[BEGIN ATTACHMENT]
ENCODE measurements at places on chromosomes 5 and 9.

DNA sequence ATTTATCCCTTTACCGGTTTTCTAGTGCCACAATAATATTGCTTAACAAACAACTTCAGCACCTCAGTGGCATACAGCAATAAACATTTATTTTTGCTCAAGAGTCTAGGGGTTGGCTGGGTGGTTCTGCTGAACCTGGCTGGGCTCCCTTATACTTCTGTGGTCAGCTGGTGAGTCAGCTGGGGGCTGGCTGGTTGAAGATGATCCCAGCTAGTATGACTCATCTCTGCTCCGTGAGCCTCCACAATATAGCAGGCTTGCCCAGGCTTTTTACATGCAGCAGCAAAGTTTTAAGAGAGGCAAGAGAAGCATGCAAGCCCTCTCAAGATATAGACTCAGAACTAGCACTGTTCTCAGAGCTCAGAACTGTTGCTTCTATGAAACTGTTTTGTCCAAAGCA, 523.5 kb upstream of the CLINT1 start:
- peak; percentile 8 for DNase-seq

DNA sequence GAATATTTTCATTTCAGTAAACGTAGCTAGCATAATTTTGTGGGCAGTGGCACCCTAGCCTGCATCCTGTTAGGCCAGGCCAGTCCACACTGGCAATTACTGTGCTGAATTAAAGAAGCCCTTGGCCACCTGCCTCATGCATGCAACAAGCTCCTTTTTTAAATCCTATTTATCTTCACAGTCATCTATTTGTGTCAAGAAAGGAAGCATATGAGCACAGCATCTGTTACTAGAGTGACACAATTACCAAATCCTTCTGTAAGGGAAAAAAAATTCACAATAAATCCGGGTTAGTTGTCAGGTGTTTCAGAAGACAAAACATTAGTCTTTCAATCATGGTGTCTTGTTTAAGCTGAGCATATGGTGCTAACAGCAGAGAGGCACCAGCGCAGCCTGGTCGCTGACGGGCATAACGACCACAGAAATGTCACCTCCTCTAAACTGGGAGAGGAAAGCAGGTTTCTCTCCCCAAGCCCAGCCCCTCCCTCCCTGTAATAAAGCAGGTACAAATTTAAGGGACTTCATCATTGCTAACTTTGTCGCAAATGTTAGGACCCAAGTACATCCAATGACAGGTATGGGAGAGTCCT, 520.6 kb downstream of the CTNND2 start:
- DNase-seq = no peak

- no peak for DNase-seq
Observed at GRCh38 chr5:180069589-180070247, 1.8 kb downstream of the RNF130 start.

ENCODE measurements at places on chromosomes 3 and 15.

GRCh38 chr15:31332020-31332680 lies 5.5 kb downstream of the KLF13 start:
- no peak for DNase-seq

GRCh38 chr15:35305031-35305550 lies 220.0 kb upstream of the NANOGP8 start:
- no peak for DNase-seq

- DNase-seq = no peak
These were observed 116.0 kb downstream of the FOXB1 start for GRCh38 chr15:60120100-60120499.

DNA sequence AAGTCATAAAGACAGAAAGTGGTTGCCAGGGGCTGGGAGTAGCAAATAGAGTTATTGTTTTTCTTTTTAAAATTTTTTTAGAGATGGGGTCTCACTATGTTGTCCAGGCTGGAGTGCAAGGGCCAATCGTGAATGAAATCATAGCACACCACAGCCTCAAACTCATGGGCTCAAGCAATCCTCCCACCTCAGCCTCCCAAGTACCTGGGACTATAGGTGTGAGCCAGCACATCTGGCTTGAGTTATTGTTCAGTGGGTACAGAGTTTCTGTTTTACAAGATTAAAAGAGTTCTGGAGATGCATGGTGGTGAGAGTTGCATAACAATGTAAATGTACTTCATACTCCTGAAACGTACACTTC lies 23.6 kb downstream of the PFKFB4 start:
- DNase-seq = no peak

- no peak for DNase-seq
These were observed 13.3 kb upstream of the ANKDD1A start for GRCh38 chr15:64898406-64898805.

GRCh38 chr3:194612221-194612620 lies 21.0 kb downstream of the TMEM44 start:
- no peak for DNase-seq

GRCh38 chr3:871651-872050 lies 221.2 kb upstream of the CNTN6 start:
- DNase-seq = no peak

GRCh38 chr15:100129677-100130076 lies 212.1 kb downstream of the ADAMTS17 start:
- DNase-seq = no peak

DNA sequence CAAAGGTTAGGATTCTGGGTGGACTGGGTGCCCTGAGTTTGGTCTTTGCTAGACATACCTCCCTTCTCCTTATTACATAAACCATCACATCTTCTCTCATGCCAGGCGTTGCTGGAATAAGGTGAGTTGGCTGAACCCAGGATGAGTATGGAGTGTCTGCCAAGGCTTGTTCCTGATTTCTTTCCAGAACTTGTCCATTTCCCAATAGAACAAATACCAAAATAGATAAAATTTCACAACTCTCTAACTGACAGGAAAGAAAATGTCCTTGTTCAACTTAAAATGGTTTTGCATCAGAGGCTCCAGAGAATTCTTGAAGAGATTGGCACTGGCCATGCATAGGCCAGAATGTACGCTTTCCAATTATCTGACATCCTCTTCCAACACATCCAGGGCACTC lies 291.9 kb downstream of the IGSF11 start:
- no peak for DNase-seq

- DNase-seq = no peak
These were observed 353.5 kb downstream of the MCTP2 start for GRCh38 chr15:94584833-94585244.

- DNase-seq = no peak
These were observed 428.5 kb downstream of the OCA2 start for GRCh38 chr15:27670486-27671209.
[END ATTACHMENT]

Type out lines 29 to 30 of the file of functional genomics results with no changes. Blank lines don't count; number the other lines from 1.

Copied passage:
- DNase-seq = no peak
These were observed 428.5 kb downstream of the OCA2 start for GRCh38 chr15:27670486-27671209.